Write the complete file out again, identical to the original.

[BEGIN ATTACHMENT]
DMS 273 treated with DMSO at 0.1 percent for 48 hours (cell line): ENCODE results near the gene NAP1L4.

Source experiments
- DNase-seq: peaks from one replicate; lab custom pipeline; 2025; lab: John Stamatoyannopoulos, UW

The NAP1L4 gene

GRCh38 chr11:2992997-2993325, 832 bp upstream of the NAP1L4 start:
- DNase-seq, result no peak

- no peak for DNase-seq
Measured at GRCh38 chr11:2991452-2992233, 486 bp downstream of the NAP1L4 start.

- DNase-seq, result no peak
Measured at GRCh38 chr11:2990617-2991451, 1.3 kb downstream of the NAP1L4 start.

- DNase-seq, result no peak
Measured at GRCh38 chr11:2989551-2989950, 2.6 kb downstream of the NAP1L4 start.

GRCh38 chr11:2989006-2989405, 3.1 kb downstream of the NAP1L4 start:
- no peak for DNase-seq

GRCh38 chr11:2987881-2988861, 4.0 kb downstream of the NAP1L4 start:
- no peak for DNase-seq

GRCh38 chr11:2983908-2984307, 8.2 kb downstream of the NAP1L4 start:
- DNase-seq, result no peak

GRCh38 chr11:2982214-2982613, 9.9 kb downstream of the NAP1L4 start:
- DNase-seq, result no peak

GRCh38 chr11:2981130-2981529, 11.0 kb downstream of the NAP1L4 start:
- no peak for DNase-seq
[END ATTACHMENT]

DMS 273 treated with DMSO at 0.1 percent for 48 hours (cell line): ENCODE results near the gene NAP1L4.

Source experiments
- DNase-seq: peaks from one replicate; lab custom pipeline; 2025; lab: John Stamatoyannopoulos, UW

The NAP1L4 gene

GRCh38 chr11:2992997-2993325, 832 bp upstream of the NAP1L4 start:
- DNase-seq, result no peak

- no peak for DNase-seq
Measured at GRCh38 chr11:2991452-2992233, 486 bp downstream of the NAP1L4 start.

- DNase-seq, result no peak
Measured at GRCh38 chr11:2990617-2991451, 1.3 kb downstream of the NAP1L4 start.

- DNase-seq, result no peak
Measured at GRCh38 chr11:2989551-2989950, 2.6 kb downstream of the NAP1L4 start.

GRCh38 chr11:2989006-2989405, 3.1 kb downstream of the NAP1L4 start:
- no peak for DNase-seq

GRCh38 chr11:2987881-2988861, 4.0 kb downstream of the NAP1L4 start:
- no peak for DNase-seq

GRCh38 chr11:2983908-2984307, 8.2 kb downstream of the NAP1L4 start:
- DNase-seq, result no peak

GRCh38 chr11:2982214-2982613, 9.9 kb downstream of the NAP1L4 start:
- DNase-seq, result no peak

GRCh38 chr11:2981130-2981529, 11.0 kb downstream of the NAP1L4 start:
- no peak for DNase-seq